Fastidiously manicured French thriller, underplotted (it's from a Simenon novel) and overdirected, so that heavy significance gets piled onto very little. It revolves around a hermetic misanthrope with the sadsack face of a silent-era clown, who spends his evenings spying on his nubile neighbor (with his phonograph needle stuck in one passage of Brahms's op. 25 piano quartet), and who is suspected of the murder of another young woman. When a lightning flash reveals the peeper's presence to the peepee (so to speak), she begins to flirt with him: lying in wait and spilling a sack of tomatoes at his feet, etc. Some unrevealing character revelations (the protagonist at the ice rink, at the tattoo parlor, at the bowling alley, scoring strikes both backwards and blindfolded) fill the time until the satisfactory ironies of the dénouement. With Michel Blanc and Sandrine Bonnaire; directed by Patrice Leconte. 1990.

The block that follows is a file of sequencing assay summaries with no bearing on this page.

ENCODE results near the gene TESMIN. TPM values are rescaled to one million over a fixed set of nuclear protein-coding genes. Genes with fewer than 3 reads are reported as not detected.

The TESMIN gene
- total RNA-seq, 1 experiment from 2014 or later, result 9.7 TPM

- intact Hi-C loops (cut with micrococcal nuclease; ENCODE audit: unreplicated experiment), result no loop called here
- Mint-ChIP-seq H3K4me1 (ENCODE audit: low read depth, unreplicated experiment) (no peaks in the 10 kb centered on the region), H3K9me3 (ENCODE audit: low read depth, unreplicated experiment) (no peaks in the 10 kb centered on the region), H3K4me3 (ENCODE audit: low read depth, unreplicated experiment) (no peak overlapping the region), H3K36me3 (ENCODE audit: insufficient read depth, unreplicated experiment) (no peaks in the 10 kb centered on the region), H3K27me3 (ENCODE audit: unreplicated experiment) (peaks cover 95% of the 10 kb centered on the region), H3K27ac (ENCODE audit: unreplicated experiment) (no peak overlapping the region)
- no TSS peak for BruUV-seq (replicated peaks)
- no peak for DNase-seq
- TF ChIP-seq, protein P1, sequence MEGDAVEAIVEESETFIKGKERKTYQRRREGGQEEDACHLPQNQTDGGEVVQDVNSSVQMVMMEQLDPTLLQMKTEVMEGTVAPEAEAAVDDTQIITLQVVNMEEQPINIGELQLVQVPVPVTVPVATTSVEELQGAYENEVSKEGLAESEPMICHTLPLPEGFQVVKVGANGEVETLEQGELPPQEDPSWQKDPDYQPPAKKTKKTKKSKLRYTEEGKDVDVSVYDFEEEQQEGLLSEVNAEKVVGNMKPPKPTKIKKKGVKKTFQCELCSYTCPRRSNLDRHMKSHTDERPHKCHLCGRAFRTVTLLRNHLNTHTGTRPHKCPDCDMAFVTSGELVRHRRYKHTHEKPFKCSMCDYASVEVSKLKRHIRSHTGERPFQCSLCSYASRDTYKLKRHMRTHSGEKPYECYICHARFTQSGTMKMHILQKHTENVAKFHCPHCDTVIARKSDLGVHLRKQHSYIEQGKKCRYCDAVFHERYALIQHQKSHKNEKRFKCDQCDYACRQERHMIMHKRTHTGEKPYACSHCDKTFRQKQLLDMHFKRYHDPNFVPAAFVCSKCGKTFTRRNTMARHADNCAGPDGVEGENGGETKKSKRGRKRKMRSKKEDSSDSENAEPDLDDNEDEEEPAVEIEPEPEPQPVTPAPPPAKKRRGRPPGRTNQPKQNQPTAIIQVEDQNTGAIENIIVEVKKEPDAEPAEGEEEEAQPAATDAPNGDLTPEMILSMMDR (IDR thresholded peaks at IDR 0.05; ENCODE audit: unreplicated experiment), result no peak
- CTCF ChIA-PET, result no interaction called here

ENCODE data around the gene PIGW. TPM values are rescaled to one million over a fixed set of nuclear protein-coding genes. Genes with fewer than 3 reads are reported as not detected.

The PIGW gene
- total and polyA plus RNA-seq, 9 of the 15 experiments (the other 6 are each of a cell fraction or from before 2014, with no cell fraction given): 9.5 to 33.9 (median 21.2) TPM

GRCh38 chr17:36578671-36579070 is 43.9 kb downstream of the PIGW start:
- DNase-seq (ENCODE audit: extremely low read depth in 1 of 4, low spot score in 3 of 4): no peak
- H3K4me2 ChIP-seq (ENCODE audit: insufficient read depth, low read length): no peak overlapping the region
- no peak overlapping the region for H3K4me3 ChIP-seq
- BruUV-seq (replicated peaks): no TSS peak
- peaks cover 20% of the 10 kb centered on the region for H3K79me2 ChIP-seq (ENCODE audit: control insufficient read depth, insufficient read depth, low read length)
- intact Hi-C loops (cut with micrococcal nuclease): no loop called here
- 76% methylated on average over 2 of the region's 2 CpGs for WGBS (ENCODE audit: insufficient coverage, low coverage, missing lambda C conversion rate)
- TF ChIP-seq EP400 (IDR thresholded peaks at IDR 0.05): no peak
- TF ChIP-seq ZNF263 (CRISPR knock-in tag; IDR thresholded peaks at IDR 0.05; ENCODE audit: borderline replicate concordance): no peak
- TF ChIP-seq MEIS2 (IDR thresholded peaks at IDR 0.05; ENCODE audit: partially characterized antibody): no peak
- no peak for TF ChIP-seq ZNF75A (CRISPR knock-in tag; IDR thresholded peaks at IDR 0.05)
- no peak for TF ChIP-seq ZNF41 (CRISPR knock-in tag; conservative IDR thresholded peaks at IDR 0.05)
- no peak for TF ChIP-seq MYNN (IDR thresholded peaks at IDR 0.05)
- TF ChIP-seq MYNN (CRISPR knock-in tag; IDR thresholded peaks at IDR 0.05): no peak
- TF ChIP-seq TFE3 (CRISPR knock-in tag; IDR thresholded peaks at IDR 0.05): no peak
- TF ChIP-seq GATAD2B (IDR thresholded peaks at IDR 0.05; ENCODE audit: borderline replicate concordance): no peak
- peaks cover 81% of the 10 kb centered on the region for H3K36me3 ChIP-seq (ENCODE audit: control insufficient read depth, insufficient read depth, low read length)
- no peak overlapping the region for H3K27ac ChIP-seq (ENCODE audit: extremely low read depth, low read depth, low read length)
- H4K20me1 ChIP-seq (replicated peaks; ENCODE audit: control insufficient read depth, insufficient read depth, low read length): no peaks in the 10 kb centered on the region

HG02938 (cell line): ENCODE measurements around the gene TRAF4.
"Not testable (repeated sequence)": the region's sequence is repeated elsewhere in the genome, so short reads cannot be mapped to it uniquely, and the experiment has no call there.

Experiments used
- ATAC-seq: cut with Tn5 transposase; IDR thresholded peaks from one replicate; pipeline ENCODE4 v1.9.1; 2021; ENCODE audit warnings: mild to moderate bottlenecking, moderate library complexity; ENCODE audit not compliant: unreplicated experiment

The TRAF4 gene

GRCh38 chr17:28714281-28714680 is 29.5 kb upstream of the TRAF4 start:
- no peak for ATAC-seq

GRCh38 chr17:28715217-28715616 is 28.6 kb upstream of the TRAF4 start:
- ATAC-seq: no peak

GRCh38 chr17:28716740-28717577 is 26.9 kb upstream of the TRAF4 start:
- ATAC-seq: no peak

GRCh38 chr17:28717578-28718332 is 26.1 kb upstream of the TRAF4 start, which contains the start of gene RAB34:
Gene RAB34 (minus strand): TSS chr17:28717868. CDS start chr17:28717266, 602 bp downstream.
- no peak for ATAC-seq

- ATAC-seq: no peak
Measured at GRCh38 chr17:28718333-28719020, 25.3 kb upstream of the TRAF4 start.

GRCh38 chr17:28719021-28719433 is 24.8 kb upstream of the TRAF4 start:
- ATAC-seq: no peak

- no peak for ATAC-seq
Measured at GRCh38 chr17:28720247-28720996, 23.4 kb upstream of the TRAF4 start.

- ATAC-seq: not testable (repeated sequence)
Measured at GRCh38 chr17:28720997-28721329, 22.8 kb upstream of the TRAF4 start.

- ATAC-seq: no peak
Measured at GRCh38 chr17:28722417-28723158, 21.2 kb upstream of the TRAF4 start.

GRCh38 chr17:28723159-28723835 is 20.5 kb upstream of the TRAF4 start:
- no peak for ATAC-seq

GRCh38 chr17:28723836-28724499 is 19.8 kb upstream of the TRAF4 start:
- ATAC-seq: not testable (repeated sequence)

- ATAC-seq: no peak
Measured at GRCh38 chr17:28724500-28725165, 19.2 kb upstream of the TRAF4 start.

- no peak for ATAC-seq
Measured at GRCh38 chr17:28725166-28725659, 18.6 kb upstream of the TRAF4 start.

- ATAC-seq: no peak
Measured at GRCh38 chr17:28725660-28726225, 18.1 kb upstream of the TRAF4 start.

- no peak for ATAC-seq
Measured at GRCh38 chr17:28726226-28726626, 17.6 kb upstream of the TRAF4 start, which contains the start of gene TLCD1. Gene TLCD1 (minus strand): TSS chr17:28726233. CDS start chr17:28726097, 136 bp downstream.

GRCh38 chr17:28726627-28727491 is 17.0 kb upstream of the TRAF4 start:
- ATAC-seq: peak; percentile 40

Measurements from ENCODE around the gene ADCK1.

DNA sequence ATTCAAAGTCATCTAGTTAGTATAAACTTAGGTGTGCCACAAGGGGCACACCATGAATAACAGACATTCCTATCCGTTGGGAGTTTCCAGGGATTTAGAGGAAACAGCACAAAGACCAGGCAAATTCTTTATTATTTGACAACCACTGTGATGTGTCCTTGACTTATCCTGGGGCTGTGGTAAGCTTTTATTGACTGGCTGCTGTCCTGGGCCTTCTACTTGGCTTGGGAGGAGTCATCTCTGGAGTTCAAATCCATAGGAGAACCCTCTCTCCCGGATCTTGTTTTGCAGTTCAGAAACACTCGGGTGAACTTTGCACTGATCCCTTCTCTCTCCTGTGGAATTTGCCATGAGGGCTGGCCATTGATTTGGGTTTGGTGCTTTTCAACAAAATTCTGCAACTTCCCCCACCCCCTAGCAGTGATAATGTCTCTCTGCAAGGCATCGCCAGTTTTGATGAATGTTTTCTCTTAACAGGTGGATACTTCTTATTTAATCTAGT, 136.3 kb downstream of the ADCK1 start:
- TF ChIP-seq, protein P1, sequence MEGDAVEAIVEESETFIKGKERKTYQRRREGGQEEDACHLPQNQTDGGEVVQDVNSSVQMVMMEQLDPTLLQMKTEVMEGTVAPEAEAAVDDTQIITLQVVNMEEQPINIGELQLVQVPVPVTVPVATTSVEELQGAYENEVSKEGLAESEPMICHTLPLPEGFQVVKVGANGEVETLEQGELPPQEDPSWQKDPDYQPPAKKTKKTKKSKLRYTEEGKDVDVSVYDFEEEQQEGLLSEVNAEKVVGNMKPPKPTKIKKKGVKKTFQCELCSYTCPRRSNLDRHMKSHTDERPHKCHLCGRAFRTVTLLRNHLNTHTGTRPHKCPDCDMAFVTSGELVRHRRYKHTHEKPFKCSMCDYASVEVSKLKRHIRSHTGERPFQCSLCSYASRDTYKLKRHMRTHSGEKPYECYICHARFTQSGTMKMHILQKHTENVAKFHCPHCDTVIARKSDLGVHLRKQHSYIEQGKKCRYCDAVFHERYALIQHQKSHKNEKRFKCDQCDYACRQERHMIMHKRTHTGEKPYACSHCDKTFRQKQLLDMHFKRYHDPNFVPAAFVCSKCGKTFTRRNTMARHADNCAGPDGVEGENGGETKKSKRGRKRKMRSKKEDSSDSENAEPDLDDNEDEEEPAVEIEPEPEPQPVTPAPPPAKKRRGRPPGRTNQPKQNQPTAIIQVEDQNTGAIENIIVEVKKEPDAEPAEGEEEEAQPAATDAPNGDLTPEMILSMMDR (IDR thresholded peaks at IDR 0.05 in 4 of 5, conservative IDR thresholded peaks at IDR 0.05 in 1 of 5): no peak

1.0 stars

— Duncan Shepherd

  • Rated PG-13

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